INDEPENDENCE -- Oregon Congresswoman Darlene Hooley's schedule called for her to visit Independence on Tuesday as part of a two-day riverboat tour to unveil proposed federal legislation for economic development and natural restoration along the Willamette River.
Under the "Willamette River United Act," the Department of Interior would make $10 million available annually during the next decade for historic reservation, natural conservation and development projects in communties on the river.
Independence was one of six stops on the river tour between Eugene and Portland.
"The Willamette River is the heart and soul of Oregon and the lifeblood of this valley," said Hooley, a Democrat who represents the state's 5th congressional district, in a news release.
In a presentation set for the amphitheater in Riv-erview Park after press time last night, Hooley was to discuss how the bill could facilitate development in Independence and improve river access. A story recapping that discussion will appear in next week's Itemizer-Observer.
The bill will be announced on the House floor in Washington, D.C. on Monday, Sept. 10. Joan Evans, a Hooley staff member, said the goal is to have it authorized by 2008.
Independence likely would pursue a grant if the bill came to fruition, said Shawn Irvine, community development technician. A potential use would be on the North Riverside Development, he said.
Officials submitted preliminary drawings of that project to Hooley last December as she was still researching the legislation, as an example of what could be created with the funding.
"The Willamette River has been the focal point of the revitalization efforts here during the last 10 years," Irvine said. "It's an incredible resource that most cities don't have ... anything that helps us further enhance the river and the city's connection to the river will pay off in terms of increased livability for our citizens."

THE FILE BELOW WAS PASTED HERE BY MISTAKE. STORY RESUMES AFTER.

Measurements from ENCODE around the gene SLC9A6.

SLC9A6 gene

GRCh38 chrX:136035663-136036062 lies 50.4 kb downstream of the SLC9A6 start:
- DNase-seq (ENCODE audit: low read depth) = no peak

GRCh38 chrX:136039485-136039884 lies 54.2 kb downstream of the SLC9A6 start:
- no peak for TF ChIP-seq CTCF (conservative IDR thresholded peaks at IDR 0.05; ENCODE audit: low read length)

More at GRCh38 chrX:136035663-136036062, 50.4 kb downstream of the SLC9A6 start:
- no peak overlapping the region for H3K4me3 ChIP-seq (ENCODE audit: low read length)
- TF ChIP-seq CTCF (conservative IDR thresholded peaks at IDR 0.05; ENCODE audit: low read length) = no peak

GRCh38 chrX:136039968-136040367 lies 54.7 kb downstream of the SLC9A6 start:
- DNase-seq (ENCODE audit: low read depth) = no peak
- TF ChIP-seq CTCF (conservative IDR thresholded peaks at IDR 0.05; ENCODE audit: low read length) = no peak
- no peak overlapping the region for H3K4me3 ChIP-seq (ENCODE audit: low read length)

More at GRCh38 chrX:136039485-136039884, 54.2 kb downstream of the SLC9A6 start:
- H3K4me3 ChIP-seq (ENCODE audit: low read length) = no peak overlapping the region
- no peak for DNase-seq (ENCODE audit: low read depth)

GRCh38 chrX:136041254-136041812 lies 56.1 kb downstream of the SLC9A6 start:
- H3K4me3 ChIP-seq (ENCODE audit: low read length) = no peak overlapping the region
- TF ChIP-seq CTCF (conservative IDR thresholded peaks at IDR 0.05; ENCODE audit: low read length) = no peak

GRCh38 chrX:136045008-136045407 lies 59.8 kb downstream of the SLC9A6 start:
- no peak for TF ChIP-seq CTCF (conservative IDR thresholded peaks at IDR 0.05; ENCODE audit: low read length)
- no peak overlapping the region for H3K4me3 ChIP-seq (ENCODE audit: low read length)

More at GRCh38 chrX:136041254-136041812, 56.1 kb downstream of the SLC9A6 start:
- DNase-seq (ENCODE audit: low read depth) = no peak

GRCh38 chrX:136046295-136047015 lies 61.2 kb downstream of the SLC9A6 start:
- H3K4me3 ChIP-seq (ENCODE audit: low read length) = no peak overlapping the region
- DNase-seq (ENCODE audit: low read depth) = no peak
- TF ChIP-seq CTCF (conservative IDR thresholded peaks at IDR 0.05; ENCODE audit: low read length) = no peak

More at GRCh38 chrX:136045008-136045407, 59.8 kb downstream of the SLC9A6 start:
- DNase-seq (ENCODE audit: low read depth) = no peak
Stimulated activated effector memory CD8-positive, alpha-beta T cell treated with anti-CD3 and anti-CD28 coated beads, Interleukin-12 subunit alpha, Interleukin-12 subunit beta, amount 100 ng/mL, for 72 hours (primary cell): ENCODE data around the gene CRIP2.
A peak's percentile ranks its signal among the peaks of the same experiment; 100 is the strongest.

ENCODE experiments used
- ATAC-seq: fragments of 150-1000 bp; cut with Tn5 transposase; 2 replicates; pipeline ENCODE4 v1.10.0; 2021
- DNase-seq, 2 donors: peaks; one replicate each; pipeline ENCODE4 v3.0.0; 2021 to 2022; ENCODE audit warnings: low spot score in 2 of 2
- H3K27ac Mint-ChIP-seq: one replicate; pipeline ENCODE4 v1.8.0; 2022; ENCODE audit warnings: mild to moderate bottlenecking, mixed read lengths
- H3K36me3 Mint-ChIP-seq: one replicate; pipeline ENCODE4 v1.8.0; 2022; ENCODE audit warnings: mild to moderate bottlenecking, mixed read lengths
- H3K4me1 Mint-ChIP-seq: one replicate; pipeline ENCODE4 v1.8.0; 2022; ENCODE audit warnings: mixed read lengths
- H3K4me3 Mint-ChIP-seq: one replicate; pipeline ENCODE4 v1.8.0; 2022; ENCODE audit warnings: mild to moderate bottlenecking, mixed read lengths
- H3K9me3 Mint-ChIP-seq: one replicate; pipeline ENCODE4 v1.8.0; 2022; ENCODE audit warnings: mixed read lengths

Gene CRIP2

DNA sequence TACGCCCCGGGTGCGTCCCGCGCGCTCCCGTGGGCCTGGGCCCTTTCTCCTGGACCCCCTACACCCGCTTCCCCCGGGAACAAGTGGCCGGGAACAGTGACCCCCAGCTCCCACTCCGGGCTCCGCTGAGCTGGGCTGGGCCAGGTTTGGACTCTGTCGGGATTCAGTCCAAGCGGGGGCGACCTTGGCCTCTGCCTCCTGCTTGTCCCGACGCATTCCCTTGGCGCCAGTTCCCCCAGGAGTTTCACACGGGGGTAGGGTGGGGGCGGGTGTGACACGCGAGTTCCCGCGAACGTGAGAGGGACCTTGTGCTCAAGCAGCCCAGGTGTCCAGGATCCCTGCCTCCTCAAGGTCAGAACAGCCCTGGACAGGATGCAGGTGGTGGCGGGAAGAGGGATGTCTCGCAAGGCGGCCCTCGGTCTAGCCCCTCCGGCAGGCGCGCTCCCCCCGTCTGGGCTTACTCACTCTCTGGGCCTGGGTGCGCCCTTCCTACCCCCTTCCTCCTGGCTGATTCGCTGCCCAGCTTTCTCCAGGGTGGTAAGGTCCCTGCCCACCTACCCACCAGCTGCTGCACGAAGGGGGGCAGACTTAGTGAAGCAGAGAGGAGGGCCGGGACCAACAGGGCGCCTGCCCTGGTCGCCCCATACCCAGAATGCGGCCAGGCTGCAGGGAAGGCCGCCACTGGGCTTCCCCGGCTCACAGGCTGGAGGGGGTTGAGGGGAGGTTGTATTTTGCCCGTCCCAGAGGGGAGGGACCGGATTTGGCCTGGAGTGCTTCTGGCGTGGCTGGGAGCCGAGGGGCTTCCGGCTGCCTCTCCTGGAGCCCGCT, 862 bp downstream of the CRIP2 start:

The development, envisioned on nearly 67 acres off the Willamette in the northeast corner of the city, entails new athletic fields and a boat ramp. A private developer would construct residential and commercial buildings on the upper elevation off Highway 51.
City Council is expected to review the final conceptual design at its Sept. 14 meeting.
According to the proposal, the federal government would work with the Oregon Parks and Recreation Department and Oregon Watershed Enhancement Board to administer grants, which will require a 35 percent match.
Watershed restoration, recreation and tourism projects and historic preservation are among the eligible uses.
The bill would also authorize partnerships among state, local and tribal entities to carry out the objectives.
The Willamette "has sustained and nourished Oregonians throughout our rich history and will be preserved for future generations by encouraging communities ... to reconnect with the river," Hooley said.